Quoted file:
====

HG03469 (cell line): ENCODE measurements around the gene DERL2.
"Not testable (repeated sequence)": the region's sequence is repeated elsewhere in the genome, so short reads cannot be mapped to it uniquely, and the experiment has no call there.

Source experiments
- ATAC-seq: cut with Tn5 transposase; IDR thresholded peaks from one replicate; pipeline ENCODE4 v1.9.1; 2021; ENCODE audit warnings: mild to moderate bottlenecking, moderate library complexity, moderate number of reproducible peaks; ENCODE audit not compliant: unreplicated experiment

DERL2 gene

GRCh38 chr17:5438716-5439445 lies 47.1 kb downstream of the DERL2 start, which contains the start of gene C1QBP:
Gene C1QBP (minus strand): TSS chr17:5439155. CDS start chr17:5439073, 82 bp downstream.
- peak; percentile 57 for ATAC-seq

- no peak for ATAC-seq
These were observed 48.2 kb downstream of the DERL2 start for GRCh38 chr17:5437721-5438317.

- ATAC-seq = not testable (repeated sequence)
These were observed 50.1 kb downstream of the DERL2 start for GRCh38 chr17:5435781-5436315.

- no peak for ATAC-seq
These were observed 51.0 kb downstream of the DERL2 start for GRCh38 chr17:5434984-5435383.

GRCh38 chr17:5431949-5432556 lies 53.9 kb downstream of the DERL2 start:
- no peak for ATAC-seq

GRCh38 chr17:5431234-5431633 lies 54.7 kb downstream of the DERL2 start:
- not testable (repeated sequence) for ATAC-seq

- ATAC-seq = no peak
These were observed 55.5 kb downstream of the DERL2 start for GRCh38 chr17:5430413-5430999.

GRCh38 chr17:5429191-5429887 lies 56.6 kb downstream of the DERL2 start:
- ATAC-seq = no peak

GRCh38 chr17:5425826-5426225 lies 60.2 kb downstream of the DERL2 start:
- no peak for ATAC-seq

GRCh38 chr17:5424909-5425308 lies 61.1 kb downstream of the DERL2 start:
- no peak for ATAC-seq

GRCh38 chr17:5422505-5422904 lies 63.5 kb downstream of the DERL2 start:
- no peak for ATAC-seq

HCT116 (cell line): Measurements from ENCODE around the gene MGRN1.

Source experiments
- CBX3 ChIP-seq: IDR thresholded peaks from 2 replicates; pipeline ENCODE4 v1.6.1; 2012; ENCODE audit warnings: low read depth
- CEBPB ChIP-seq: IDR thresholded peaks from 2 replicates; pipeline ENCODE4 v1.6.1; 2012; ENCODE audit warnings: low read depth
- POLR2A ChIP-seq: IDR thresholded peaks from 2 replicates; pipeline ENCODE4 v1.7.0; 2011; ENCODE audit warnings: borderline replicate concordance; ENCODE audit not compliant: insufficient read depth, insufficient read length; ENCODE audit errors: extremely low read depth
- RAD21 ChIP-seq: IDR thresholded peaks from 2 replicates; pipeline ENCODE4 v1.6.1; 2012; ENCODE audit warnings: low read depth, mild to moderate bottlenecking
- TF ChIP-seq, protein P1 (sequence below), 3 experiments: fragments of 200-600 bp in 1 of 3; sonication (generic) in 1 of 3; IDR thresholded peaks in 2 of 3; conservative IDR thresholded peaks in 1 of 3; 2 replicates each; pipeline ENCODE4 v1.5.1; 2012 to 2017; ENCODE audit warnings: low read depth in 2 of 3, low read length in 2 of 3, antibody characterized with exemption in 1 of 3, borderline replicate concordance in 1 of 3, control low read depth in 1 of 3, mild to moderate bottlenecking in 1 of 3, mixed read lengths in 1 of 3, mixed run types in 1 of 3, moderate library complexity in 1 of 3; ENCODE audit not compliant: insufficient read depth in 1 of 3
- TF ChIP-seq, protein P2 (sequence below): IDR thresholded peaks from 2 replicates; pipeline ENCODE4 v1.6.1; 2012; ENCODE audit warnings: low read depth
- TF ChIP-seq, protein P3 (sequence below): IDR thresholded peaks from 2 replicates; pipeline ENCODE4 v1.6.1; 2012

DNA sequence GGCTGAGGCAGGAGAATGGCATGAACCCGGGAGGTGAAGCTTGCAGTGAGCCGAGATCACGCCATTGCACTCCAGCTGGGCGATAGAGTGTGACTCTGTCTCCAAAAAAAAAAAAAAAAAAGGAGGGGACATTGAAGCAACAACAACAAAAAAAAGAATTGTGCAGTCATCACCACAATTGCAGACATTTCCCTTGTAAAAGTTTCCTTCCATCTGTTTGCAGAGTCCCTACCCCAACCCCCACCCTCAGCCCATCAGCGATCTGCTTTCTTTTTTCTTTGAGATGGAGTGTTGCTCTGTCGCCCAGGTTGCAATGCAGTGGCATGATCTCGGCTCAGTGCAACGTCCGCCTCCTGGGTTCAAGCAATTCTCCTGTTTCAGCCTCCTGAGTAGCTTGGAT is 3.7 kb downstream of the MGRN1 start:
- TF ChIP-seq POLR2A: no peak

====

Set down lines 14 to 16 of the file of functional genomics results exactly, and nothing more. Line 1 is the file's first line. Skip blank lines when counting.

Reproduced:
These were observed 51.0 kb downstream of the DERL2 start for GRCh38 chr17:5434984-5435383.

GRCh38 chr17:5431949-5432556 lies 53.9 kb downstream of the DERL2 start:
- no peak for ATAC-seq